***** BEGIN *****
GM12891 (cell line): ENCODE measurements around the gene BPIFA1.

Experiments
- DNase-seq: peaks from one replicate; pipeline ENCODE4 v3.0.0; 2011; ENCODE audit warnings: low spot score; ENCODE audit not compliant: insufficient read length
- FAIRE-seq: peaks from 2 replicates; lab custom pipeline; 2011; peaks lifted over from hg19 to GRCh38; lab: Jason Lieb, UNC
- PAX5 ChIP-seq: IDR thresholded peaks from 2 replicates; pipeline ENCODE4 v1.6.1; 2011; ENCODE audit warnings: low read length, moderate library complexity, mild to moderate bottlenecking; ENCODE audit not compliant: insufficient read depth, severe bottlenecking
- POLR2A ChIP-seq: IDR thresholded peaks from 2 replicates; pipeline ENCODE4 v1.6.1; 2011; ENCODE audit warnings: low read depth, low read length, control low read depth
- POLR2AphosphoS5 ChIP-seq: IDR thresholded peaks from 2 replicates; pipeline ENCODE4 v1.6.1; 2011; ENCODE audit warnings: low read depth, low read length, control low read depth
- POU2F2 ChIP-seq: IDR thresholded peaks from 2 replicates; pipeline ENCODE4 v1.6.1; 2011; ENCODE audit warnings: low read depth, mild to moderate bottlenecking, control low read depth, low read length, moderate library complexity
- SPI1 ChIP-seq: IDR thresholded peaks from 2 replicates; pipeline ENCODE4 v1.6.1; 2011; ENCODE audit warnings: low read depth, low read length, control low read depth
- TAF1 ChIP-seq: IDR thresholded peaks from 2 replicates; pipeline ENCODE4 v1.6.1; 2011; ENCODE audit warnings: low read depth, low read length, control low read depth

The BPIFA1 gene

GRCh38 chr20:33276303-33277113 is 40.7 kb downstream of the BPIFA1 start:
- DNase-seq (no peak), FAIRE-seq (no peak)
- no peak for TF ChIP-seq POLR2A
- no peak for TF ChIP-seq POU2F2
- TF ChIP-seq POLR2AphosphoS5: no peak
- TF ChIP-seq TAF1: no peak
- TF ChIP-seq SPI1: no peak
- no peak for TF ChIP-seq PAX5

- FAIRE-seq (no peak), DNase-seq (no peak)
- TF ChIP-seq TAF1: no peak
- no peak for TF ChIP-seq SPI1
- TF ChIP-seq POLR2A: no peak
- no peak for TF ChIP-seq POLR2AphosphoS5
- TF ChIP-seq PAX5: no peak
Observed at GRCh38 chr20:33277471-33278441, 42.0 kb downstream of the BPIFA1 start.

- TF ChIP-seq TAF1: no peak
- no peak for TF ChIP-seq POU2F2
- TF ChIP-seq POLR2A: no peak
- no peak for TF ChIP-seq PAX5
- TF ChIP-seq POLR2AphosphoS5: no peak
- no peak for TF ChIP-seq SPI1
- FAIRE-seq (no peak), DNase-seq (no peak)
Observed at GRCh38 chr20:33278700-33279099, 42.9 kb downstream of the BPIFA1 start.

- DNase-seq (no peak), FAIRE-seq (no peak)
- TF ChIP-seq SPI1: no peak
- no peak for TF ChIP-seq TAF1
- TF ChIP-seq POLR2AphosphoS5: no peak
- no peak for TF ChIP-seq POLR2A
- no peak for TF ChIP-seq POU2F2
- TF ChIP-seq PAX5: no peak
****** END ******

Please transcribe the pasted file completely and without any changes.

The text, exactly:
GM12891 (cell line): ENCODE measurements around the gene BPIFA1.

Experiments
- DNase-seq: peaks from one replicate; pipeline ENCODE4 v3.0.0; 2011; ENCODE audit warnings: low spot score; ENCODE audit not compliant: insufficient read length
- FAIRE-seq: peaks from 2 replicates; lab custom pipeline; 2011; peaks lifted over from hg19 to GRCh38; lab: Jason Lieb, UNC
- PAX5 ChIP-seq: IDR thresholded peaks from 2 replicates; pipeline ENCODE4 v1.6.1; 2011; ENCODE audit warnings: low read length, moderate library complexity, mild to moderate bottlenecking; ENCODE audit not compliant: insufficient read depth, severe bottlenecking
- POLR2A ChIP-seq: IDR thresholded peaks from 2 replicates; pipeline ENCODE4 v1.6.1; 2011; ENCODE audit warnings: low read depth, low read length, control low read depth
- POLR2AphosphoS5 ChIP-seq: IDR thresholded peaks from 2 replicates; pipeline ENCODE4 v1.6.1; 2011; ENCODE audit warnings: low read depth, low read length, control low read depth
- POU2F2 ChIP-seq: IDR thresholded peaks from 2 replicates; pipeline ENCODE4 v1.6.1; 2011; ENCODE audit warnings: low read depth, mild to moderate bottlenecking, control low read depth, low read length, moderate library complexity
- SPI1 ChIP-seq: IDR thresholded peaks from 2 replicates; pipeline ENCODE4 v1.6.1; 2011; ENCODE audit warnings: low read depth, low read length, control low read depth
- TAF1 ChIP-seq: IDR thresholded peaks from 2 replicates; pipeline ENCODE4 v1.6.1; 2011; ENCODE audit warnings: low read depth, low read length, control low read depth

The BPIFA1 gene

GRCh38 chr20:33276303-33277113 is 40.7 kb downstream of the BPIFA1 start:
- DNase-seq (no peak), FAIRE-seq (no peak)
- no peak for TF ChIP-seq POLR2A
- no peak for TF ChIP-seq POU2F2
- TF ChIP-seq POLR2AphosphoS5: no peak
- TF ChIP-seq TAF1: no peak
- TF ChIP-seq SPI1: no peak
- no peak for TF ChIP-seq PAX5

- FAIRE-seq (no peak), DNase-seq (no peak)
- TF ChIP-seq TAF1: no peak
- no peak for TF ChIP-seq SPI1
- TF ChIP-seq POLR2A: no peak
- no peak for TF ChIP-seq POLR2AphosphoS5
- TF ChIP-seq PAX5: no peak
Observed at GRCh38 chr20:33277471-33278441, 42.0 kb downstream of the BPIFA1 start.

- TF ChIP-seq TAF1: no peak
- no peak for TF ChIP-seq POU2F2
- TF ChIP-seq POLR2A: no peak
- no peak for TF ChIP-seq PAX5
- TF ChIP-seq POLR2AphosphoS5: no peak
- no peak for TF ChIP-seq SPI1
- FAIRE-seq (no peak), DNase-seq (no peak)
Observed at GRCh38 chr20:33278700-33279099, 42.9 kb downstream of the BPIFA1 start.

- DNase-seq (no peak), FAIRE-seq (no peak)
- TF ChIP-seq SPI1: no peak
- no peak for TF ChIP-seq TAF1
- TF ChIP-seq POLR2AphosphoS5: no peak
- no peak for TF ChIP-seq POLR2A
- no peak for TF ChIP-seq POU2F2
- TF ChIP-seq PAX5: no peak